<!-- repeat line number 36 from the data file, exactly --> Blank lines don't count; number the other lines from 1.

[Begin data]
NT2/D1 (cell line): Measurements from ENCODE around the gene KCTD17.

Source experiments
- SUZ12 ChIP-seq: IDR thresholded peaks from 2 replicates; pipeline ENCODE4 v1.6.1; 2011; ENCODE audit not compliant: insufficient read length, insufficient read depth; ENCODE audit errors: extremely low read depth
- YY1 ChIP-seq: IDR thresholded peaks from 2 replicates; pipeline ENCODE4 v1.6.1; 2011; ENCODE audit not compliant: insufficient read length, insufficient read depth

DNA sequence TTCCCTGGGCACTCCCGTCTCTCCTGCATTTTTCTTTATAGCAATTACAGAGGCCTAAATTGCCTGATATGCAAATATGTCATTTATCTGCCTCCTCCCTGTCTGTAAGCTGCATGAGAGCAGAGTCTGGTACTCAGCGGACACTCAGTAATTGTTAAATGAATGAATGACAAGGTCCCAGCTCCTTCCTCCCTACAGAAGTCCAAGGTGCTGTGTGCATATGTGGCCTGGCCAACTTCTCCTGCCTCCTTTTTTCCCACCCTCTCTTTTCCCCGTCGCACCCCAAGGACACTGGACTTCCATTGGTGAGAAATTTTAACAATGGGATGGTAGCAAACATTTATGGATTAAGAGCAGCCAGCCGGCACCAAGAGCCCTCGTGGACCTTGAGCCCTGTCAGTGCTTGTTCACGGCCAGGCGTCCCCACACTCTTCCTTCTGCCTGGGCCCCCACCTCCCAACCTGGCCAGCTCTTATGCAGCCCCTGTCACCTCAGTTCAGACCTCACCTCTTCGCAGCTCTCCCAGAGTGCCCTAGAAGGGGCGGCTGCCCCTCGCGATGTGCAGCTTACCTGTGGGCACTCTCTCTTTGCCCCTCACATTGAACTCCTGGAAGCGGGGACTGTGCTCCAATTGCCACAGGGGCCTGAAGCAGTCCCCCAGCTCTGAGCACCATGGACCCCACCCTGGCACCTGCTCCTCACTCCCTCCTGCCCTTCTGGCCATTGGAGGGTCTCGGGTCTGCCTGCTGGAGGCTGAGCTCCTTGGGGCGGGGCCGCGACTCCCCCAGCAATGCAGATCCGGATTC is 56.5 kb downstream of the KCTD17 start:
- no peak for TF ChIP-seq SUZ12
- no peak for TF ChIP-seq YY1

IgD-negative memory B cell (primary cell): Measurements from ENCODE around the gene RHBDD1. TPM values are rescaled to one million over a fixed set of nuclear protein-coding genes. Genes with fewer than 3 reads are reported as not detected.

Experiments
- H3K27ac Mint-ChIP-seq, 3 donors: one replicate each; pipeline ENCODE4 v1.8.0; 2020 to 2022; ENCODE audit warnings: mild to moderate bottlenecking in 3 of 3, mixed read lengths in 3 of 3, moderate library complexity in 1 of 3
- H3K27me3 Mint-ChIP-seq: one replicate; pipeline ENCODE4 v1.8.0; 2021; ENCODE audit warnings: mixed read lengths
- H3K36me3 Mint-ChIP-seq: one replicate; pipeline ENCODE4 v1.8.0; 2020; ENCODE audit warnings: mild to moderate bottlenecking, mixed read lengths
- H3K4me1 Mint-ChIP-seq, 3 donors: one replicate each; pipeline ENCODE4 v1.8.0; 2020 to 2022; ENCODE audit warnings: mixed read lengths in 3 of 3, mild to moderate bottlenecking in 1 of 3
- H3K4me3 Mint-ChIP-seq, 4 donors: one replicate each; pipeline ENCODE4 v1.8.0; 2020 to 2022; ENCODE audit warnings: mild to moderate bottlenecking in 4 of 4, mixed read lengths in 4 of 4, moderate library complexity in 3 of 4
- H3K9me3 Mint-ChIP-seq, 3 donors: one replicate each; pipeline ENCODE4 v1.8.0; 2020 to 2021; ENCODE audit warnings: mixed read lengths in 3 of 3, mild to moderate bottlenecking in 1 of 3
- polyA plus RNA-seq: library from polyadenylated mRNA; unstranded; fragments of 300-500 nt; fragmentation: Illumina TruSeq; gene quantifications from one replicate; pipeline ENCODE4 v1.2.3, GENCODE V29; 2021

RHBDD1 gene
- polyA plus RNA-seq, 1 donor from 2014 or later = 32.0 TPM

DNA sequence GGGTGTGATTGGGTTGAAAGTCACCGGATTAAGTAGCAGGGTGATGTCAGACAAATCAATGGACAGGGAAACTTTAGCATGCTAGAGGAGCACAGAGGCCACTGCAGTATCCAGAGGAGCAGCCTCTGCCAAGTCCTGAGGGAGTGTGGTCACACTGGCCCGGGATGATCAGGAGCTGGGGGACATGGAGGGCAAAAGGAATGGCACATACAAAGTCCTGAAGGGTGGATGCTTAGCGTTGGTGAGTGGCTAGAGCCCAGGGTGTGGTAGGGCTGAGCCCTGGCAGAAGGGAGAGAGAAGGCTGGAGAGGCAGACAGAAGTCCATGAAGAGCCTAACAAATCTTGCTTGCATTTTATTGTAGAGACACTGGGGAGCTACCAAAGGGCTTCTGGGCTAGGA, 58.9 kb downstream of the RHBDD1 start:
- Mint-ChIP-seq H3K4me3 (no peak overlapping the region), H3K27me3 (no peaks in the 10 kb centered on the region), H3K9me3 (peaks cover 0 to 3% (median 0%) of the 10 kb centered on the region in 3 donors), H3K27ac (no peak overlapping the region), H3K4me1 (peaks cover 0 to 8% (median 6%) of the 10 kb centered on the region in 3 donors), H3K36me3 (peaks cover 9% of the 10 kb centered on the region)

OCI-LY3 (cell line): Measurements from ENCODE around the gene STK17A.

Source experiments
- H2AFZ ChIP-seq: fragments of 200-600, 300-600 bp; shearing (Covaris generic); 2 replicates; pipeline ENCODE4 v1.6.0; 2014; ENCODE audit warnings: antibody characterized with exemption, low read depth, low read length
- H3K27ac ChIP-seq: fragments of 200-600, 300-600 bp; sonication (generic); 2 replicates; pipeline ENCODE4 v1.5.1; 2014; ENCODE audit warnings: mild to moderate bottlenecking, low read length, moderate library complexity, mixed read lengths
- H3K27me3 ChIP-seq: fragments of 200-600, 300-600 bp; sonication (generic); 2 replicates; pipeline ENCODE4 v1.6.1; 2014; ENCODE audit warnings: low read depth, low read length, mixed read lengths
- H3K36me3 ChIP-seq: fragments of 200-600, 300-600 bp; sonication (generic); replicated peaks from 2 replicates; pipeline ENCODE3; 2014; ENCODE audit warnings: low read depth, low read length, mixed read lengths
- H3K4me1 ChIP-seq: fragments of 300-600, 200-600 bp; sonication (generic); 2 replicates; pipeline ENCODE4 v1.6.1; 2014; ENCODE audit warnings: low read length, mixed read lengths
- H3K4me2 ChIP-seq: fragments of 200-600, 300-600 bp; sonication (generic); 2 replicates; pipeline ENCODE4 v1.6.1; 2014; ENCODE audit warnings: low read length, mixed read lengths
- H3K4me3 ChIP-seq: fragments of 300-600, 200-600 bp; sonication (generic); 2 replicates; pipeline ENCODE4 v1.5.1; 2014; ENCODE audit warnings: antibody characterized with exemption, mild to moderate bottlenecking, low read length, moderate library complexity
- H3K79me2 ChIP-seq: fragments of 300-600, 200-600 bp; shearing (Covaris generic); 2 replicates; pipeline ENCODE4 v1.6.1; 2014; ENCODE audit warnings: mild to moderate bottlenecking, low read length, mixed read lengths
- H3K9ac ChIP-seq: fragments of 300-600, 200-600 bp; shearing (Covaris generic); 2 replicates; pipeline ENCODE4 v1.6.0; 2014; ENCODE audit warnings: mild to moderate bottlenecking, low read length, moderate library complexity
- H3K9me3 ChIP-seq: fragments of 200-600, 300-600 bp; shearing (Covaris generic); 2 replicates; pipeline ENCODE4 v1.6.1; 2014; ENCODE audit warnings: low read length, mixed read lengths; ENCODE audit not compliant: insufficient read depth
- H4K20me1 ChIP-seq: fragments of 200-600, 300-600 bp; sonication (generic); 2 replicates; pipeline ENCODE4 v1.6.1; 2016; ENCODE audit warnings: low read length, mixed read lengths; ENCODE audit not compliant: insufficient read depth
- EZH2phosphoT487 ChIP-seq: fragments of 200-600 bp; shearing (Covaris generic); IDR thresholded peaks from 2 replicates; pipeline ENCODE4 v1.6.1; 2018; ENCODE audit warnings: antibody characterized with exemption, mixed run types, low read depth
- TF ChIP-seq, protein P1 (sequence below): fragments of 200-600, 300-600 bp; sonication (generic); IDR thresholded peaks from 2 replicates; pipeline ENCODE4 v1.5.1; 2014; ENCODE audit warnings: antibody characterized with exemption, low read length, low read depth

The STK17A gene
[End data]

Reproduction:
The STK17A gene